Zicklin School of Business
1917-1918: U.S. fights in World War I.
December, 1918: The Board of Trustees of the College of the City of New York, whose members include the financier and statesman Bernard Baruch (‘89), recommends that the College establish a separate, degree-granting school of business.
June, 1919: The School of Business and Civic Administration is formally established at 23rd Street and Lexington Avenue.
June, 1919: Students can take classes towards a diploma in accountancy, a Bachelor of Business Administration (BBA), or a combined BBA / Master of Business Administration (MBA) program.
June, 1919: Frederick Bertrand Robinson, a professor of public speaking turned economist, is appointed Dean (1919-1927).
June, 1919: From the beginning, the curriculum is distinctly global, offering such courses as South American markets, Russian markets, and commercial Portuguese and Russian, among other languages. Women are only offered classes in the evening and summer sessions.
1920: The Master’s in Business Administration degree is established as a separate, 30-credit program.
June, 1921: The School grants its first MBAs, to Harry L. Cohen and Abraham Weiss. Cohen’s thesis is on the effect of World War I on the construction industry; Weiss’ is on inventory and its relation to profits and losses.
December, 1925: School of Business receives $300,000 from Henry and William J. Wollman to advance the study of business. At the time, it is the largest such sum ever donated to the College; today it would be equivalent to approximately $4.4 million.
1926-1929: Construction of the new School of Business building at 17 Lexington Avenue, which still stands today.
1927: The Departments of Accountancy and Economics are formally established.
1927: George W. Edwards is appointed Dean (1927-1932).
1928: Abraham Beame, later to become the first Jewish mayor of New York City, earns a BBA with honors from the School of Business.
October, 1929: The stock market crashes.
1929-1939: Great Depression
1930: Following the stock market crash, public demand for sound, ethical business education increases, and as a result the School of Business adds eight floors to 17 Lexington Avenue.
1930: Women can now enroll in both day and evening classes.
June, 1931: Celia Skalka becomes the first woman to receive an MBA from the School of Business.
1931: Diplomas in management, marketing, advertising, public utilities, finance, and real estate are introduced.
1932: Justin H. Moore is appointed Dean (1932-1939).
Spring, 1932: The Ticker is launched.
1933: The School of Business is accredited by the Association to Advance Collegiate Schools of Business (AACSB). At the time, it is one of 47 schools (and only 29 public institutions) to be accredited.
1936: The Department of Law is established.
1937: Myrtle Evangeline Pollard is the first African-American woman to earn an MBA. The previous year she earned a BBA from the School of Business after completing a thesis entitled “Harlem As It Is,” which is still cited today.
1939: The School of Business stops issuing the diploma in accountancy and only awards BBA degrees; this improves its standing relative to other business schools.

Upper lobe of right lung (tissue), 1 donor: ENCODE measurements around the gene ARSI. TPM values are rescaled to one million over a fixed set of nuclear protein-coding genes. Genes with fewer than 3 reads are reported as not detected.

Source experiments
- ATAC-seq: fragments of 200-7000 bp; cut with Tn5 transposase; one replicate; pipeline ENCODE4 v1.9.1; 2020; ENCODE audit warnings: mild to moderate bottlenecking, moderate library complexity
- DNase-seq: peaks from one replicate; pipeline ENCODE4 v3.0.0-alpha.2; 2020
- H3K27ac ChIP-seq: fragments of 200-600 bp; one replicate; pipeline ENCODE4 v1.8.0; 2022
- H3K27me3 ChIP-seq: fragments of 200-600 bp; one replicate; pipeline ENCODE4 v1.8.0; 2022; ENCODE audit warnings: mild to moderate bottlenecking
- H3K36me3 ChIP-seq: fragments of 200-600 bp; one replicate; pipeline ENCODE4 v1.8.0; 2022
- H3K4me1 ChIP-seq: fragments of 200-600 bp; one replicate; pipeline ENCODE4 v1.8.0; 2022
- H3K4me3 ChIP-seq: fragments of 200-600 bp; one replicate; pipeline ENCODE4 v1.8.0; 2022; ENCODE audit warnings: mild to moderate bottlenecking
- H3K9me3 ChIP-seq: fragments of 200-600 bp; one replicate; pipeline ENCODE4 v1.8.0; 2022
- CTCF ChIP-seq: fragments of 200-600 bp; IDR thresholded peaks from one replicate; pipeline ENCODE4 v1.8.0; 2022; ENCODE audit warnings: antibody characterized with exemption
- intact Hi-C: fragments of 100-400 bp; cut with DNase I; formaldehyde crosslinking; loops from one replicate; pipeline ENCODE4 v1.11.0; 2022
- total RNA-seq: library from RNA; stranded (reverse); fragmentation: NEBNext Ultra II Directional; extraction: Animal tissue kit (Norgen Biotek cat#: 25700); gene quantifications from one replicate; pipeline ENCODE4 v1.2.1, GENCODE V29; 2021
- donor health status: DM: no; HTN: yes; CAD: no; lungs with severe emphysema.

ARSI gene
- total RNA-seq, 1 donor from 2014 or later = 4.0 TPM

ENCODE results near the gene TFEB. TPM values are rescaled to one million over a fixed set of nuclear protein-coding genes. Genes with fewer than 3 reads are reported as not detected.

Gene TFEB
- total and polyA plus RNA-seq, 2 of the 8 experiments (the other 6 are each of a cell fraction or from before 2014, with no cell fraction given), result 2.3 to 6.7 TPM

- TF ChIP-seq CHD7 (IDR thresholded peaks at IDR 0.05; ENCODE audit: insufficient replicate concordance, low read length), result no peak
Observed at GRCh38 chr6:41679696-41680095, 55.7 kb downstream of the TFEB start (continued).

1940: The Department of Business Administration is established.
1940: Herman Feldman is appointed Dean (1940-1942).
September, 1940: The School of Business reaches a peak in enrollment, with 2,926 day session and 7,137 evening session students.
December 7, 1941 – September 2, 1945: U.S. fights in World War II.
February, 1943: For the first time in the School’s history, women make up the majority of the entering class.
October, 1943: Ruth C. Wright is appointed Dean of Students, becoming the first woman to serve in that capacity at a coeducational U.S. college.
1943: Herbert Ruckes is appointed Dean (1943-1945).
June, 1944: The G.I. Bill of Rights becomes law, establishing educational and other benefits for returning U.S. veterans.
1945: Women make up 75 percent of the graduating class; the student council elects its first woman president.
September, 1945: Thomas L. Norton is appointed Dean (1945-1955). He is also on the Executive Committee of AACSB.
1947: William Newman graduates with a BBA.
1950: The School of Business introduces an Associate in Applied Science (AAS) degree.
June 25, 1950 to July 27, 1953: Korean War.
1951: Herman Badillo graduates with a BBA. He will later become the first Puerto Rican member of Congress, serving four terms.
1952: Lawrence N. Field graduates with a BBA.
1953: The School of Business and Civic Administration is renamed the Bernard M. Baruch School of Business and Public Administration.
1956: Emanuel Saxe, the Chairman of the Department of Accountancy, is named Dean (1956-1968).
1957: Larry Zicklin graduates with a BBA degree.
1960: The School continues to expand, with the opening of the Baruch Student Center at 137 East 22nd Street.
1965-1975: U.S. fights in Vietnam War.
1965: The Departments of Management, Marketing, and Statistics are created.
September, 1965: The doctoral program in business is inaugurated.
1968: Baruch College becomes an independent senior college separate from City College.
1968: There are 25 women instructors on the full-time faculty.
1968: The Civil Rights Act is passed.
1969: Jerome Cohen is appointed Dean (1969-1971).
1969: The MBA in Healthcare Administration is launched.
September, 1970: The first Open Admissions class is admitted, increasing student diversity.
1971: Julius Manson is appointed Dean (1971-1972).
1972: Henry Eilbirt is appointed Dean (1972-1976).
1975-1976: New York City enters a severe fiscal crisis and nearly declares bankruptcy; as a result, Baruch and the other CUNY schools begin charging tuition.